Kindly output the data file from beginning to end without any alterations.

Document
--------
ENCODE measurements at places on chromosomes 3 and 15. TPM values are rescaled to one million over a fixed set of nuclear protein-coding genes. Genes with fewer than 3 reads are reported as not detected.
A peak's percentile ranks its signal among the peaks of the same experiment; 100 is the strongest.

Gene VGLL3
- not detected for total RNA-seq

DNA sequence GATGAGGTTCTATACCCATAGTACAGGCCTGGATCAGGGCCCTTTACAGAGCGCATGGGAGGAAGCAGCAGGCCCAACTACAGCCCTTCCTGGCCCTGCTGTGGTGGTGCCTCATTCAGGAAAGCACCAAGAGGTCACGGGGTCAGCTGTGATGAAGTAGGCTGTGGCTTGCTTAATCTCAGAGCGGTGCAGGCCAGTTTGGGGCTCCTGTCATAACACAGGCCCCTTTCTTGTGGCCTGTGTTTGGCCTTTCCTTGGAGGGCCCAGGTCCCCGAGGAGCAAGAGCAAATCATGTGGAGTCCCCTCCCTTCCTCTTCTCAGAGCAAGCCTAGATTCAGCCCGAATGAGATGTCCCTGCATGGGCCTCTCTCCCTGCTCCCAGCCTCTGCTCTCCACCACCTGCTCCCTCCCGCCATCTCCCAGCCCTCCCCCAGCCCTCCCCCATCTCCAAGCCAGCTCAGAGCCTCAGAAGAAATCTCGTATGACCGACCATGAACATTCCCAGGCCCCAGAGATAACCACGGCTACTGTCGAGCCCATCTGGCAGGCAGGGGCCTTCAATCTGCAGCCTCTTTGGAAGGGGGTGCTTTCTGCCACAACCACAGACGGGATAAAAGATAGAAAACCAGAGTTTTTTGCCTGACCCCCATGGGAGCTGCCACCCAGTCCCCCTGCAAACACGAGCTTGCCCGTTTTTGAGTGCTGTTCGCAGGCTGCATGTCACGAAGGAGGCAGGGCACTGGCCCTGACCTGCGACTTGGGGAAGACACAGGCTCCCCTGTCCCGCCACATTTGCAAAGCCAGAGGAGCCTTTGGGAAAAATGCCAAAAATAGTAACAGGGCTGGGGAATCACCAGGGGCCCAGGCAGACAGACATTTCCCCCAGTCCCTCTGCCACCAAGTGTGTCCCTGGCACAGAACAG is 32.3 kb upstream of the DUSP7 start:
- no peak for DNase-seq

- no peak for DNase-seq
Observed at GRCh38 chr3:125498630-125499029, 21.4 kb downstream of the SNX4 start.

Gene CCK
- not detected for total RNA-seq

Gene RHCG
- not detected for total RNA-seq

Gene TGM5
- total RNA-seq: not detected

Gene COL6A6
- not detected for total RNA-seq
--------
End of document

ENCODE measurements at places on chromosomes 3 and 15. TPM values are rescaled to one million over a fixed set of nuclear protein-coding genes. Genes with fewer than 3 reads are reported as not detected.
A peak's percentile ranks its signal among the peaks of the same experiment; 100 is the strongest.

Gene VGLL3
- not detected for total RNA-seq

DNA sequence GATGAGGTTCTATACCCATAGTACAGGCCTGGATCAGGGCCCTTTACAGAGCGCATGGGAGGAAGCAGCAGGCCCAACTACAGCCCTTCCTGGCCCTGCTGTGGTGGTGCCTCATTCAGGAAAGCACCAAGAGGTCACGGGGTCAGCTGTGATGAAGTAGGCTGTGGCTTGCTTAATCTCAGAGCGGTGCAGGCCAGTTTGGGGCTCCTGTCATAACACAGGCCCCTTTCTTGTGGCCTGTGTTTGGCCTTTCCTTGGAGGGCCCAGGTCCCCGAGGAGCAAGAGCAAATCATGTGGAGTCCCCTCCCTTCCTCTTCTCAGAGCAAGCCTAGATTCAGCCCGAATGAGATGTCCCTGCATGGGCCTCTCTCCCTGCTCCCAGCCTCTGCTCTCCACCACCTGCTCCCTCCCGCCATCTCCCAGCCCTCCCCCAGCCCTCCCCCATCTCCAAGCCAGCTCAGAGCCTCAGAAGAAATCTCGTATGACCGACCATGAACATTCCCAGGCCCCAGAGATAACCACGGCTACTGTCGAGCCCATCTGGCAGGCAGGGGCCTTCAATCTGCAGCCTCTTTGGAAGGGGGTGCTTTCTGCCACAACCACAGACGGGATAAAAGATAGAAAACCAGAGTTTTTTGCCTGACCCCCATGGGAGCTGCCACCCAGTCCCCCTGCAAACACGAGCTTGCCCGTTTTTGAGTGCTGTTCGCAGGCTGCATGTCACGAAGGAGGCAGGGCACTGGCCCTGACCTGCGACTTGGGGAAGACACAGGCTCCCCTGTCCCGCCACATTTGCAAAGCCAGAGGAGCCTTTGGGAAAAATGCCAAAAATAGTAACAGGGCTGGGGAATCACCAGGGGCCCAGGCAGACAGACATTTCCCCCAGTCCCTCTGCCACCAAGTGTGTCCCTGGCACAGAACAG is 32.3 kb upstream of the DUSP7 start:
- no peak for DNase-seq

- no peak for DNase-seq
Observed at GRCh38 chr3:125498630-125499029, 21.4 kb downstream of the SNX4 start.

Gene CCK
- not detected for total RNA-seq

Gene RHCG
- not detected for total RNA-seq

Gene TGM5
- total RNA-seq: not detected

Gene COL6A6
- not detected for total RNA-seq